But the headset is not a bad thing at all, on the contrary. I think the headset is in fact a great feature of Skype, as it allows individual private calls without tying one of your hand against your ear. Often these headsets have several meters long cables and one can even walk around.

Today Skype standalone devices use the classical phone form factor (the handset). An interesting Skype device would be a cordless headset. Such a device should be composed of a comfortable headset connected via DECT to a base station. The screen and keypad would be on the base station (like a corded phone). We use DECT and not Bluetooth because we want the simplicity, great range and good battery life of DECT. The headset should go on both ears, as it is much more comfortable than the one-ear Bluetooth headsets sold for mobile phones. It is for home use, so size is not an issue.

Having the screen and keypad on the base station is a minor inconvenient: In general a cordless phone is anyway on the base station when not in use, to charge the batteries. Which means when you receive a call or want to make a call, you have to go to the base station anyway.

Sending SMS with Skype on Linux

June 11th, 2007

Skype for Linux 1.4 doesn’t support sending SMS in the User Interface yet, but the functionality is supported in the core library used in this release, thus it is possible to send SMS using the Public API.

I have added to my Skype command-line tools a little application for sending SMS. Usage is simple, call it with the phone number and the message to send:

$ ./sk_send_sms.py PHONENUMBER Hello world

Of course you need Skype credit for this to work. The tool doesn’t implement validating your phone number. This allows recipients of your SMS to see your mobile number as the sender, instead of the first 11 characters from your Skype Name. This can be done with Skype for Windows.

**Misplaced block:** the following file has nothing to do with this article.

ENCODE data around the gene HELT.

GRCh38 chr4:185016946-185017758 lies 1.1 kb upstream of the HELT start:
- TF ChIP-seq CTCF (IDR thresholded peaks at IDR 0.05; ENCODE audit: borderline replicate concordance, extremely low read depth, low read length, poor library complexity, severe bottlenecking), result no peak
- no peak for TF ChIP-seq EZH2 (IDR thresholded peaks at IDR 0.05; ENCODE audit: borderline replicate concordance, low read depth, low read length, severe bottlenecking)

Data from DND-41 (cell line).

Update 2007-08-30: About the Initialization failed errors that some got, they are probably because “sms_sender” is not authorized to connect to Skype. First time the script is launched, Skype asks if you want to authorize it to connect to Skype. Later the authorized applications can be seen in Options => Public API. I fixed the scripts to show better error messages in this case.

Update 2007-12-12: I rewrote the script to use the Skype4Py wrapper. Hopefully this should solve the issues people have been seeing. As a bonus it should now work under Windows and Mac too (didn’t test that).

Finding old Skype chats

June 6th, 2007

Skype for Linux 1.4, like other desktop clients, supports the Skype Public API, which allows other applications to make use of Skype features.

I started a set of command-line tools for Skype Linux to do various things that cannot be done with the user interface. The first of these tools allows to find and open old multi-chats, even the ones that have disappeared from the recent chat list in the UI or are not bookmarked.

The tools are Python scripts, and with them also comes a simple Python wrapper around the Public API.

To get them see the Skype for Linux Tools page.